Aussies are usually friendly and outgoing and lack the wariness with strangers that the Border Collie often exhibits, although they may be a little shy with strangers at first. They are fiercely loyal dogs that usually bond with all of the people in the family, and they are known to be very protective of their people and their home.

Adorable Blue merle Australian shepherd dog posing in the park in autumn
Image by: Vera Reva, Shutterstock


The Aussie is bright and easy to train, and their intelligence clocks in slightly below the Border Collie. They have a strong herding instinct that makes training herding easy. They are known to do very well at dog sports, and they can learn how to solve puzzles and play games.

Some Aussies have a slight stubborn streak, which can make training a challenge until you work out an effective training technique for your dog. They are usually motivated by high-value rewards, such as treats or toys. They are curious and protective enough that they may become distracted by what the other animals or people in the home are doing.

Australian Shepherds playing
Image by: Christian Mueller, Shutterstock

Exercise Needs

Aussies need at least 1½ hours of exercise per day, but 2 hours or more is ideal. They are great running and hiking partners, and their sense of adventure can make them entertaining to have with you.  However, there are some breeding lines of Aussies that are a little less energetic than others. If you find a reputable breeder with Aussies, you can ask them about the energy levels of the parents to get an idea of how energetic the puppies will be.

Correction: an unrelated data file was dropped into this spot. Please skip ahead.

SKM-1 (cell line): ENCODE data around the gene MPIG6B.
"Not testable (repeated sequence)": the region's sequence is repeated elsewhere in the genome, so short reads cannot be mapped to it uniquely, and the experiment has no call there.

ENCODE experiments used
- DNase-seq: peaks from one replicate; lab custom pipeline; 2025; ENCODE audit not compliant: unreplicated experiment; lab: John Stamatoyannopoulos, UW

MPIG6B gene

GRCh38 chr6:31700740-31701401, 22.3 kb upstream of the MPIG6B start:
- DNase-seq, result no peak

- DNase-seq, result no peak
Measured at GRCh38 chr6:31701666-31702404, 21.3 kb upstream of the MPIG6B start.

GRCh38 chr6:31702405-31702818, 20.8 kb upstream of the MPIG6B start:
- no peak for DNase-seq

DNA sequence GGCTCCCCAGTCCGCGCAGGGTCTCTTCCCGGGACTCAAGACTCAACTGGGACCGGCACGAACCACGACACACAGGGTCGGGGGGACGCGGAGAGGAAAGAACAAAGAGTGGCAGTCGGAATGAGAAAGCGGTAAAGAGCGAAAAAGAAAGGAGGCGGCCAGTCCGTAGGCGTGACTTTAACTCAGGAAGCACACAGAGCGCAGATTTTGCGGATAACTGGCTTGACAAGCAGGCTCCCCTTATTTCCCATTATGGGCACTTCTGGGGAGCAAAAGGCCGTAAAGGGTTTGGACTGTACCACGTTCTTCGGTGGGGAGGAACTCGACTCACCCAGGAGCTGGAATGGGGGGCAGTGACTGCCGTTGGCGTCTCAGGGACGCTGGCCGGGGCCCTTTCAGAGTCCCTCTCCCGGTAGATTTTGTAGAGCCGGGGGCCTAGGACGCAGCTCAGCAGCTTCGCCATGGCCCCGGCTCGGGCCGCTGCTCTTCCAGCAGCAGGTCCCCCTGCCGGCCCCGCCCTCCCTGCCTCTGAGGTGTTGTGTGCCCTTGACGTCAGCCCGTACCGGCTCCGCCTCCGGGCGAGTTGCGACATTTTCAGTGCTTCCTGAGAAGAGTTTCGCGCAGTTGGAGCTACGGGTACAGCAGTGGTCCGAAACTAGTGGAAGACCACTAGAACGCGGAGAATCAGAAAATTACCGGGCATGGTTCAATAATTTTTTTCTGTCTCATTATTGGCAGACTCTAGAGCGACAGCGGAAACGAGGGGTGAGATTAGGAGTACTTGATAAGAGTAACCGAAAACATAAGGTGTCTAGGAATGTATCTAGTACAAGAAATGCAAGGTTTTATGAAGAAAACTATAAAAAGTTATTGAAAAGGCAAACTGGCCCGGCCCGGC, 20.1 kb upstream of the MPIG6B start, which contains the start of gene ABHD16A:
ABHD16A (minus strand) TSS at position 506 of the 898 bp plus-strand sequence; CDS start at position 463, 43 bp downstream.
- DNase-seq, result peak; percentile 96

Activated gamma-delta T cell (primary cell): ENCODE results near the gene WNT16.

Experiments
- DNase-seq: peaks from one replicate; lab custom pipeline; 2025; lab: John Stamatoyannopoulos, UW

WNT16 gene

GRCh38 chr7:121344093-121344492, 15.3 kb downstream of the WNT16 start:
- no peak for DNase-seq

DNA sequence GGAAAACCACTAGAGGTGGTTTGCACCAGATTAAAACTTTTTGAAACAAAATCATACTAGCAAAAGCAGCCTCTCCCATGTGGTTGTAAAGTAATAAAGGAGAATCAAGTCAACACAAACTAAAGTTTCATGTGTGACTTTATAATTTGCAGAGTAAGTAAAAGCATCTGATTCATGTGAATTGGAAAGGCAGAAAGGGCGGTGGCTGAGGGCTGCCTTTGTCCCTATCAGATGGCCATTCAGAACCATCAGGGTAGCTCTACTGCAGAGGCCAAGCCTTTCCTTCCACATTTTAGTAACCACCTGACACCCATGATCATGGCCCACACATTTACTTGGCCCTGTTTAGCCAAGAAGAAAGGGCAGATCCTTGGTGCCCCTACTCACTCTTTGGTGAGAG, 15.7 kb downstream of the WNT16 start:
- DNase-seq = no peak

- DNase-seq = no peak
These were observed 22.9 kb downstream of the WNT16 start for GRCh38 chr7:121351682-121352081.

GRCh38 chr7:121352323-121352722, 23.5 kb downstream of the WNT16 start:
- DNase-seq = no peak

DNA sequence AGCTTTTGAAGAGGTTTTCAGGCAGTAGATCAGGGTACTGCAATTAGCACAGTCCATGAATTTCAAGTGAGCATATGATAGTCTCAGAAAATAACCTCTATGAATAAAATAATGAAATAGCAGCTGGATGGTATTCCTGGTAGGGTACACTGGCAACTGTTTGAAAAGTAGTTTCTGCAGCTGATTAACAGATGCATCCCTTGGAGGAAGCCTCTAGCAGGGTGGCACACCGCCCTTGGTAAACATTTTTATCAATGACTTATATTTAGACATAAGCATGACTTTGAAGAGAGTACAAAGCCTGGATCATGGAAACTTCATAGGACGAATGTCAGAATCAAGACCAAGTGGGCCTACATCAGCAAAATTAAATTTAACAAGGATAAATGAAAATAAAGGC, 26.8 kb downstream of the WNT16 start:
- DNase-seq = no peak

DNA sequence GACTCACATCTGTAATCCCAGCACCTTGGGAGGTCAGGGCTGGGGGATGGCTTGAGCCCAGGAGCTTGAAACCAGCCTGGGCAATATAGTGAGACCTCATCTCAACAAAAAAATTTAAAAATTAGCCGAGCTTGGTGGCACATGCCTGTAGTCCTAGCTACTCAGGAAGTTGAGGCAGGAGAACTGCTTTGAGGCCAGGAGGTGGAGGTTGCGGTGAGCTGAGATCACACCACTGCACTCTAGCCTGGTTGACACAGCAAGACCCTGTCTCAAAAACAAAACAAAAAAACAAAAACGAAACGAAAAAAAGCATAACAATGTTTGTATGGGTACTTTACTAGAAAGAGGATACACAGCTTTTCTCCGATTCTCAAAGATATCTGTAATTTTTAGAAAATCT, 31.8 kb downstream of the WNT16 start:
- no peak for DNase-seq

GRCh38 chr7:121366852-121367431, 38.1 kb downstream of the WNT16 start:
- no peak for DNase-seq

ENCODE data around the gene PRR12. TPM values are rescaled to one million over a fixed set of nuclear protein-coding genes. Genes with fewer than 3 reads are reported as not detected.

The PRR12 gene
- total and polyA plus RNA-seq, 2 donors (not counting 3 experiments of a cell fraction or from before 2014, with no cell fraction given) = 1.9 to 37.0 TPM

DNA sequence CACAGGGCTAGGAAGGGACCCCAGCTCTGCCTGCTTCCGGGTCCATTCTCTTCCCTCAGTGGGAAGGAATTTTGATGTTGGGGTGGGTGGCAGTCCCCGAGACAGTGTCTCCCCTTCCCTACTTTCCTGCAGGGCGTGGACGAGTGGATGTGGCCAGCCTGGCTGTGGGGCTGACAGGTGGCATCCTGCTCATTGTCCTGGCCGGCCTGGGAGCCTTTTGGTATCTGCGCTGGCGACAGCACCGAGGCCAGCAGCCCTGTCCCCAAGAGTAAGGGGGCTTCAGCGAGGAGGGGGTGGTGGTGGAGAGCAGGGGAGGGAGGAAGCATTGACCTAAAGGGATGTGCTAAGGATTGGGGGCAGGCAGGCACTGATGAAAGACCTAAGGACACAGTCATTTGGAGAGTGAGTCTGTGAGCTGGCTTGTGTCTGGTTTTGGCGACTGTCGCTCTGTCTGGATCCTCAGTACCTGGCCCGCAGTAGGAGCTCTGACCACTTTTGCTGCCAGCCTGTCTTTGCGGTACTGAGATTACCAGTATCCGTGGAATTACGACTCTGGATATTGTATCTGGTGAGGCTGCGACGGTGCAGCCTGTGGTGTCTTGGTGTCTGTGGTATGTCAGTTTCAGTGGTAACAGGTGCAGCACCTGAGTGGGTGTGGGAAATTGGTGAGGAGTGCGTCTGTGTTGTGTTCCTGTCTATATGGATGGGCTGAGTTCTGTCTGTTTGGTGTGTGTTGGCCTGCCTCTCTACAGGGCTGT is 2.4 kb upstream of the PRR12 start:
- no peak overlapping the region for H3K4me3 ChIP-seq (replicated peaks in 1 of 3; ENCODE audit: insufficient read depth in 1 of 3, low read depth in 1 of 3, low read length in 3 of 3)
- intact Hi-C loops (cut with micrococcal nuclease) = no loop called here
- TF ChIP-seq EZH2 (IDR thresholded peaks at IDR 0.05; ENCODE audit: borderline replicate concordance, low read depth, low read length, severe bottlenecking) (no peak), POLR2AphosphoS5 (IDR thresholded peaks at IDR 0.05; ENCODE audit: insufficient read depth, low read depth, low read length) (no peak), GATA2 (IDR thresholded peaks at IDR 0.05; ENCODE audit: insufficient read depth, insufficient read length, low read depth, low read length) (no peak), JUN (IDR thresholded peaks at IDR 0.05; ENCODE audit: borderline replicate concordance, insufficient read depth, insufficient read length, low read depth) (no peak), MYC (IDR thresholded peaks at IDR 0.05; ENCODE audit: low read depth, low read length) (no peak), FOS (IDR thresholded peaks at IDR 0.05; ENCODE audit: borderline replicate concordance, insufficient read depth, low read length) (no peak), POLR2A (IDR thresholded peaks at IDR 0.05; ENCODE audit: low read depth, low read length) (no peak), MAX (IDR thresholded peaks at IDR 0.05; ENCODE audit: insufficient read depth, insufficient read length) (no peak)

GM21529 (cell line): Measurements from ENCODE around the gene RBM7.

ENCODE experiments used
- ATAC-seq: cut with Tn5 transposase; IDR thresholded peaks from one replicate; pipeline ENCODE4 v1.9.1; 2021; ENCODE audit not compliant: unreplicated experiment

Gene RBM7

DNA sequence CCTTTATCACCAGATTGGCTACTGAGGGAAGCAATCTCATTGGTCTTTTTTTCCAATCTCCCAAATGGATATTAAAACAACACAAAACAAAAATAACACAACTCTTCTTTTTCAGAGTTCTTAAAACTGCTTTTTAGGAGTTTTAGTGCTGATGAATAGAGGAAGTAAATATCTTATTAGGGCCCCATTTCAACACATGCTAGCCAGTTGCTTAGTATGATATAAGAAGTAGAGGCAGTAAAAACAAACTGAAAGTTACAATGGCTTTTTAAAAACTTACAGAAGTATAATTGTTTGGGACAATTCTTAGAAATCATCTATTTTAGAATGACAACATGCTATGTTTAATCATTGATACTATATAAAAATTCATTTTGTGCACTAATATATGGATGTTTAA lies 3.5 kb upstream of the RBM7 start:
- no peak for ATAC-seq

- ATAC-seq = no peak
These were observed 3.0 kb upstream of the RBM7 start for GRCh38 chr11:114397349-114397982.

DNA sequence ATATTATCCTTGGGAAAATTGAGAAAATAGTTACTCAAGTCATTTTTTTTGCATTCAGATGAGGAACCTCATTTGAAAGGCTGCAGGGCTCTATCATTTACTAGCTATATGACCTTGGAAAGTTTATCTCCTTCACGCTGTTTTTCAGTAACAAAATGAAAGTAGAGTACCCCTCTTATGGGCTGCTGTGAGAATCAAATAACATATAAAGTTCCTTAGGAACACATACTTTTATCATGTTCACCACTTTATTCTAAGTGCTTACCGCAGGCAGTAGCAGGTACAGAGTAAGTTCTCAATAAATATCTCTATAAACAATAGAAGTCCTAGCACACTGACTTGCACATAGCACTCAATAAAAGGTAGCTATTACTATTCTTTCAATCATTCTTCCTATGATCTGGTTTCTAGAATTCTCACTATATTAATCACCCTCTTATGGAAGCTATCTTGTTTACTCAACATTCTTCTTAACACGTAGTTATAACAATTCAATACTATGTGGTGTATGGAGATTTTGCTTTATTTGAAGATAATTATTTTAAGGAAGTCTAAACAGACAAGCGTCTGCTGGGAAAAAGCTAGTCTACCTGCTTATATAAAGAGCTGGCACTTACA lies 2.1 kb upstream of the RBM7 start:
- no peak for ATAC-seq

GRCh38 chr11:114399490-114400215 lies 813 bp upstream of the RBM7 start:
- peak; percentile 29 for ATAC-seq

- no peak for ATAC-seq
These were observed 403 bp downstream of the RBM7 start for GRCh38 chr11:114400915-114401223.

Australian Shepherds have a medium-length coat that is somewhat silky in texture. It requires routine brushing, and it can become tangled or matted in some areas if not properly cared for. Plan to brush your Aussie at least a few times weekly, but more may be necessary, especially during shedding seasons.

Aussies need baths every 4–6 weeks. This will help maintain the health of the skin and coat and distribute the natural oils on the skin across the coat. They rarely require trims, and it isn’t recommended to shave them since their silky coat helps insulate them.

Australian Shepherd
Image by: Jan Havlicek, Shutterstock

Suitable For:

Although there is the potential for shyness with strangers, Aussies are generally friendly and outgoing dogs. They are protective of their people but are known to be gentle and loving with children. They usually get along with other pets, and although they are known to nip at heels and attempt to herd like Border Collies, this is typically less common.